on the road again

We had the good fortune to be staying with friends in Carlton OR on one of the rare open garden days held by Windy Hill Farm Nursery in Yamhill OR. Kuon, the owner and chief plant nerd/propagator, was kind enough to show us around the display gardens with a running commentary on the highly unusual plants featured there.


Appetites thoroughly whetted, we were turned loose in the greenhouse. In the green pot on the right, potted up with Phormium ‘Margaret Jones’, is a Solanum that no one can pass by without comment. If you look carefully, you can just make out the long, bright orange thorns that protrude from both surfaces of the leaves. In the smaller green pot to the left is Cestrum parqui, or willow-leaved jasmine. It was tiny and in bloom in early June. It is now tripled in size and blooming again two months later. I guess the folks at Kew Gardens in England were accurate when they proclaimed this one of the top 200 plants of the last 200 years.

Some of the things we fell for in the display garden were unavailable, but Kuon put us on her wish list with a promise to call us whenever they could be successfully propagated. The promise came with a disclaimer: we might wait as long as three years for that call. It will be worth the wait. Every plant I brought home from Windy Hill is thriving and growing to beat the band.

tale of two stachys


I have always loved the fuzzy little lambs’ ears, but they do have a tendency to get a bit ratty after the first flush of new growth in the spring. Many gardeners choose to cut off the flowering stalks, but when I headed out with that intent, they were alive with bees. I was not deterred by the fear of being stung (it has never happened, so far), but by my desire to leave the bees to their work.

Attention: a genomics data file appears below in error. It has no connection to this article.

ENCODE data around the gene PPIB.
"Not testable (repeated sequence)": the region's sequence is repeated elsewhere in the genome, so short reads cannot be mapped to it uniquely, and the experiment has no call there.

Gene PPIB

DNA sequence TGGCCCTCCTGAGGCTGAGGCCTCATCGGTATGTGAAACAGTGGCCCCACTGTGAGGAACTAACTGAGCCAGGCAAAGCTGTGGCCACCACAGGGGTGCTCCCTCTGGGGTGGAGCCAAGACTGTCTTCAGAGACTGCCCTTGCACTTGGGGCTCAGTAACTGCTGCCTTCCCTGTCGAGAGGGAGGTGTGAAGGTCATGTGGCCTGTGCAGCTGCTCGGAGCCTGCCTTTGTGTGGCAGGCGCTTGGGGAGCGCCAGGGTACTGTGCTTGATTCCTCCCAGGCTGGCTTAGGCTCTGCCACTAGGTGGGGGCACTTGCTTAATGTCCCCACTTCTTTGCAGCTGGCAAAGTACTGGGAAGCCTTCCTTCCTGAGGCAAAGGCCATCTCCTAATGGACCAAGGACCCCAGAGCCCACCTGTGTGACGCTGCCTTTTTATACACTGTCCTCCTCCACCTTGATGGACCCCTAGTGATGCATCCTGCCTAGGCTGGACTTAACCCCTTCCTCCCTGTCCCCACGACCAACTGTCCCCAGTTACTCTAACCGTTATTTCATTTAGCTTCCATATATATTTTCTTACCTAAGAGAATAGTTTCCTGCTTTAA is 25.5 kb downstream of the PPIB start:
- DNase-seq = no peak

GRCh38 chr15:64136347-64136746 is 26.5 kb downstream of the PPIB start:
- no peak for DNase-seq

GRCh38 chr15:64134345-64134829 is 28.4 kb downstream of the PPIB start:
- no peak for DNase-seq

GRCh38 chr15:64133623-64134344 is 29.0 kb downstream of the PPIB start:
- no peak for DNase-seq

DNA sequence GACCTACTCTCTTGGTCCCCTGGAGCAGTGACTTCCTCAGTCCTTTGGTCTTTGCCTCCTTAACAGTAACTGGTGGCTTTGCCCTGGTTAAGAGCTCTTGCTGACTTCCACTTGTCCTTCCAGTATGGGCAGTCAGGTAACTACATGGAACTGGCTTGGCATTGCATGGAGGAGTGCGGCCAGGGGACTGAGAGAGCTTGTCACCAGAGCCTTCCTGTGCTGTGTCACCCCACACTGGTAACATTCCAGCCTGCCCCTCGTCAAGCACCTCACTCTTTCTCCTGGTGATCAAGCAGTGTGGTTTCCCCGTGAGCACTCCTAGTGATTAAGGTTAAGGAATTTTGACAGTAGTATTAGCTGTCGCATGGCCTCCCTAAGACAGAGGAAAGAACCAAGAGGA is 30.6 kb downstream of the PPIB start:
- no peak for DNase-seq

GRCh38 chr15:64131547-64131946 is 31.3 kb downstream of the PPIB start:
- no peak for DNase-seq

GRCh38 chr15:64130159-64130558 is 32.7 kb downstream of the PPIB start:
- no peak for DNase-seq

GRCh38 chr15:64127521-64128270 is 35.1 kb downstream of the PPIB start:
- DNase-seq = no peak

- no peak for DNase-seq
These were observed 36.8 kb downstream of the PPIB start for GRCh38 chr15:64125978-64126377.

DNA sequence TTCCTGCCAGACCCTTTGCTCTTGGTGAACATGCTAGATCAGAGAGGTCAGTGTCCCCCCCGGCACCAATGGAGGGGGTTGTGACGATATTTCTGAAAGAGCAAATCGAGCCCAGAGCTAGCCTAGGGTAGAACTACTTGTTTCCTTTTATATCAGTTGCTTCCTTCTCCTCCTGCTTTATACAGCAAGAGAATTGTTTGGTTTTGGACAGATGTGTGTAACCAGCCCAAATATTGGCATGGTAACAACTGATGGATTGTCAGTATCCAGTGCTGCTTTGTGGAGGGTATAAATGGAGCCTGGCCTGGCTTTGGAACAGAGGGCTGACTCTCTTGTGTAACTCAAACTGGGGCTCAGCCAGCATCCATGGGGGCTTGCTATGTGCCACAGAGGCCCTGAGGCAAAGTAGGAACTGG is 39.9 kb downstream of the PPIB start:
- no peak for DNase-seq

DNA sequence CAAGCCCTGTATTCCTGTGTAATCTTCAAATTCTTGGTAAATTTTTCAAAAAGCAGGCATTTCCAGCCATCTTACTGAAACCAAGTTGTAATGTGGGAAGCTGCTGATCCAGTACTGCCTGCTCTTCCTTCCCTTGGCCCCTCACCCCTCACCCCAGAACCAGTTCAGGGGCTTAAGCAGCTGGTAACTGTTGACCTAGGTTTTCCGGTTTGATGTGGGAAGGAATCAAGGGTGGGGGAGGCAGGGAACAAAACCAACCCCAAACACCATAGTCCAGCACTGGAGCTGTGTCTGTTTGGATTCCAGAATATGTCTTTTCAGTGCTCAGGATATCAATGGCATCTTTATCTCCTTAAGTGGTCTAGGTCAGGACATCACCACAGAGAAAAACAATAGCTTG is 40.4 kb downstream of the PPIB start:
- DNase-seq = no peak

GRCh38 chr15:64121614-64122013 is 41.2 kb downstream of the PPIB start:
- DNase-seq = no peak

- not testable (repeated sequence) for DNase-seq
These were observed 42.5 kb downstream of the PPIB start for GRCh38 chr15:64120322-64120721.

On a visit to Michelle at Jockey Hill Nursery, my intent was to find a groundcover for a berm in progress. When she suggested lambs’ ears, I was skeptical. She assured me that this new form, ‘Countess Helon von Styne Zeppelin’, or ‘Big Ears’, would cover ground quickly, suppress weeds and never get that played out look. I have never known her to steer me wrong, so I gave them a try. Wow! These things are great! The leaves have real substance, and while slightly less silvery than the original, they more than make up for it in staying power and density.


The photo fails to do them justice, but take my word for it: this is a plant that more than holds its own weaving through the big, dramatic statement plants. Michelle has a much better picture on her site.

july blooms

Let’s go the alphabetical route this month, shall we?


I have two types of Acanthus. This one is spinosa. Note the spikiness of the leaves and the reddish-purple cast to the flower spikes. It is slightly hardier than mollis, whose leaves are large, shiny and lobed (a more likely inspiration for the decorative carvings on ancient columns). The plant I chose to photograph volunteered in its spot, and is much happier than those I tried to bend to my will in their placement.


Lysimachia ‘Alexander’ has variegated foliage coordinated with the grass behind it. Like its cousin the purple loosestrife, it wants to take over. Leaving a moat of mulch around it makes digging out aggressors fairly easy.